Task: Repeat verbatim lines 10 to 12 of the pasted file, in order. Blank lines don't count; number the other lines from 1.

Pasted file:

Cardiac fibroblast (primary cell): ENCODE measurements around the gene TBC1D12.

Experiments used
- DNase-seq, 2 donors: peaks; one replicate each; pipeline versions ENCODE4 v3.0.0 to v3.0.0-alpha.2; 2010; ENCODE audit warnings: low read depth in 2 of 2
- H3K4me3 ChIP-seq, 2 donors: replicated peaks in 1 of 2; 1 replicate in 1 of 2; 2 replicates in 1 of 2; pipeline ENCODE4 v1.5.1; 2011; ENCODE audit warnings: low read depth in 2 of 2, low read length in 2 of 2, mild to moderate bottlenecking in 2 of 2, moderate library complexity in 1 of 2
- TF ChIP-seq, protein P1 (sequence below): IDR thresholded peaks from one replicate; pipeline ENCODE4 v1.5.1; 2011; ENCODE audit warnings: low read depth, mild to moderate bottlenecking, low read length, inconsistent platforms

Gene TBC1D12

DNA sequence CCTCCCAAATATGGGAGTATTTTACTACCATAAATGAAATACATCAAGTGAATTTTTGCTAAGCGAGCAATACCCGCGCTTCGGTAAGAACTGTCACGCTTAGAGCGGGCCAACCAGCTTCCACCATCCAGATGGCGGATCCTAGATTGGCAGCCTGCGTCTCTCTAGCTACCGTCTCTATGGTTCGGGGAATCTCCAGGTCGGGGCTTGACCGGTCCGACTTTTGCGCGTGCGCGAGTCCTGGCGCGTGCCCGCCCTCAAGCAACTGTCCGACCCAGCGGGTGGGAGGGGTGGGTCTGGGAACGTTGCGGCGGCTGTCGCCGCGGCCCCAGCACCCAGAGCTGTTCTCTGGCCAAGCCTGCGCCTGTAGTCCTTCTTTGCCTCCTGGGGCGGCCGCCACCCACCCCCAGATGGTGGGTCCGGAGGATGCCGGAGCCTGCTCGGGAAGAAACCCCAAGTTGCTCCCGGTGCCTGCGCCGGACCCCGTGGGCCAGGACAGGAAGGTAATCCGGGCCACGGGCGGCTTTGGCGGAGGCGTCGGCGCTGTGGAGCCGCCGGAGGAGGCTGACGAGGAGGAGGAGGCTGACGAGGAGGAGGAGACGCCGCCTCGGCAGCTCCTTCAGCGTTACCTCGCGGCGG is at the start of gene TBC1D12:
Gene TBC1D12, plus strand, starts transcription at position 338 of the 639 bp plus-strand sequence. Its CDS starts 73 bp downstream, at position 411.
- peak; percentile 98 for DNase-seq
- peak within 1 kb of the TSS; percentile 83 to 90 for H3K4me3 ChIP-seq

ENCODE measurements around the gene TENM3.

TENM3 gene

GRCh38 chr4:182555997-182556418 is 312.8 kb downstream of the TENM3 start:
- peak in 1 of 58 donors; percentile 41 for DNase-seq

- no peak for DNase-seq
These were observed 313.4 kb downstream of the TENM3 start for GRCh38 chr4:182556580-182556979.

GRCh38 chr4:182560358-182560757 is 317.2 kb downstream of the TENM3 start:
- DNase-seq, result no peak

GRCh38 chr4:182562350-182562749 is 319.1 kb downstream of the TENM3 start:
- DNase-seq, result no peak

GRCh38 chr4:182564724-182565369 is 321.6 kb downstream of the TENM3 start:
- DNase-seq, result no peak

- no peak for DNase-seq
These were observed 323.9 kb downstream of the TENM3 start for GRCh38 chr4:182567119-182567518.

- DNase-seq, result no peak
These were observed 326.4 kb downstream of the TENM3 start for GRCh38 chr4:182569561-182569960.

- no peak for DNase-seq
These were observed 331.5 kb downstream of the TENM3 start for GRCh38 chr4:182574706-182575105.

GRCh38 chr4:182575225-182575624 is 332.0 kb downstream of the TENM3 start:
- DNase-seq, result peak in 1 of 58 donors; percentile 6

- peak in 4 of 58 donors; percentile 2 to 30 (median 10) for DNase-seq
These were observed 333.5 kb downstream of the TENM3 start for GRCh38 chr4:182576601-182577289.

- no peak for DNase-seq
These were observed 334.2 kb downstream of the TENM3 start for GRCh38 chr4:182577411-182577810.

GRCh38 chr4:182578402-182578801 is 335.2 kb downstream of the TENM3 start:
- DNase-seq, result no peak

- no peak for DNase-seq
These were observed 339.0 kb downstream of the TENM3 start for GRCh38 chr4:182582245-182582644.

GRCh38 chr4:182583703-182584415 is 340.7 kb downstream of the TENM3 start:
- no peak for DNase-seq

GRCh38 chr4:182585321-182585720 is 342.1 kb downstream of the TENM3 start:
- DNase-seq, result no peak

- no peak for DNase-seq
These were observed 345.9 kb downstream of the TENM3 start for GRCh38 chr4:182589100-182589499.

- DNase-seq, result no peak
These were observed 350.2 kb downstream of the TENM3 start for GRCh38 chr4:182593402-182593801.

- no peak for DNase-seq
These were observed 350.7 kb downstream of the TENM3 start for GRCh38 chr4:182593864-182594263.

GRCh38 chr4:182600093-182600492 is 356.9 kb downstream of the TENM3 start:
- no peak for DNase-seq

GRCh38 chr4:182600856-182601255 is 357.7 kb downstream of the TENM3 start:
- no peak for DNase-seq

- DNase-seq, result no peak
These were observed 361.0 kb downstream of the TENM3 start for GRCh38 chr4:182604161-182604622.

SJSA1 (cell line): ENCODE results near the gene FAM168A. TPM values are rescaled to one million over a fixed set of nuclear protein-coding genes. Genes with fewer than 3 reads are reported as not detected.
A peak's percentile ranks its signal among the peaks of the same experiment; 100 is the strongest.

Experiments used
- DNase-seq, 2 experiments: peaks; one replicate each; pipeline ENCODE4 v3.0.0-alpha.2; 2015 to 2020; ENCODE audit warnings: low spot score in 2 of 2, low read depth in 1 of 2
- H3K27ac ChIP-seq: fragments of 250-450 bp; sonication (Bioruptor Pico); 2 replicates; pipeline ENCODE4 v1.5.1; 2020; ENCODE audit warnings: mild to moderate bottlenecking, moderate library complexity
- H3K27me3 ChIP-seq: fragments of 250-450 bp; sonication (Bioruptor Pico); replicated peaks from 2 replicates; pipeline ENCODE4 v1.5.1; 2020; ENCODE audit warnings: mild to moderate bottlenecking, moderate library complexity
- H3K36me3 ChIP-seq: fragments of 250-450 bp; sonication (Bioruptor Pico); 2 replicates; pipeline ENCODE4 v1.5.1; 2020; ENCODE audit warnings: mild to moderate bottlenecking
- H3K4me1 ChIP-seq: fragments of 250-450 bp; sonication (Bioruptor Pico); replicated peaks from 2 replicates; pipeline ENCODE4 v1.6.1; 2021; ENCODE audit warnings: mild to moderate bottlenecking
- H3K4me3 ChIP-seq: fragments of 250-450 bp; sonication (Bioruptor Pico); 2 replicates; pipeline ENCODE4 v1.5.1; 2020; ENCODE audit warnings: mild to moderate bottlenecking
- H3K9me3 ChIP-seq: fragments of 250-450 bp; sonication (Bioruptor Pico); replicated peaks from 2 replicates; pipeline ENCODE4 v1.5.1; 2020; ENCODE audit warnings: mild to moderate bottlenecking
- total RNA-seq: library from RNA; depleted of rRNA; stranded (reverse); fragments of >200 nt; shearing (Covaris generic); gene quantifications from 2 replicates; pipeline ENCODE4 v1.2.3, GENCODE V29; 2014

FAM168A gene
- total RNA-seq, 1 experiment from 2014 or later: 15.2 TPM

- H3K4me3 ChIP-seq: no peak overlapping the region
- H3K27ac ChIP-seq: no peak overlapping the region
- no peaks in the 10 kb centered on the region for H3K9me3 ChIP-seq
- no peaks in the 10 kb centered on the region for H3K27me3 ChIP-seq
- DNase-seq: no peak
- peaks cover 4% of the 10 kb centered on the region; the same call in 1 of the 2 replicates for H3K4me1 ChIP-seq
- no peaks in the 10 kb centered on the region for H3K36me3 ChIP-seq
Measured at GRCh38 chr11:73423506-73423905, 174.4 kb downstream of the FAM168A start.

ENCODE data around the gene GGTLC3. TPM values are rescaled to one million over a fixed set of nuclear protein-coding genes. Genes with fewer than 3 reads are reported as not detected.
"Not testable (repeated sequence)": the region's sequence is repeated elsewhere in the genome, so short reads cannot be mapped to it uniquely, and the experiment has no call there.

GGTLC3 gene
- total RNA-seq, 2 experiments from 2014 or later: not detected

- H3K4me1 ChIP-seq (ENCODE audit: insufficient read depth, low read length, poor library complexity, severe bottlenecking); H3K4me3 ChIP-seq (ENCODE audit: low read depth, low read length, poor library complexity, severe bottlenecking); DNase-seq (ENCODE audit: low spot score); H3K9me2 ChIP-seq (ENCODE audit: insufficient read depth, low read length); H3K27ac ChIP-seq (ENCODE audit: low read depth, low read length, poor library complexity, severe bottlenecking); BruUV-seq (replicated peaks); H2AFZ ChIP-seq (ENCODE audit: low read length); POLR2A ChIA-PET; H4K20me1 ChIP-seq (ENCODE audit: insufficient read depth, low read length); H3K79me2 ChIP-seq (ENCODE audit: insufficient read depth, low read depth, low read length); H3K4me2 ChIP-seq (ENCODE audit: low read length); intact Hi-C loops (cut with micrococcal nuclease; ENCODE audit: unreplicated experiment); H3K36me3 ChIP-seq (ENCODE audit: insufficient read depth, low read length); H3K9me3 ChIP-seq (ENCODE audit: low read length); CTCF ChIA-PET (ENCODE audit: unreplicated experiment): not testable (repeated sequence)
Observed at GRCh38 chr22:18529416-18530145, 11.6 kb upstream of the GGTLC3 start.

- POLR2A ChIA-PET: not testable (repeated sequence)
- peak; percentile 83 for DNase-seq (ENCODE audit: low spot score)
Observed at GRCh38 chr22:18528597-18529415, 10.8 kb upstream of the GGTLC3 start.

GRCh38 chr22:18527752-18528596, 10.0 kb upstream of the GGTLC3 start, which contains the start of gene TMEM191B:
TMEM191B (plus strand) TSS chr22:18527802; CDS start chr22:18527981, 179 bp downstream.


- peak within 1 kb of the TSS; percentile 83 to 90 for H3K4me3 ChIP-seq

ENCODE measurements around the gene TENM3.

TENM3 gene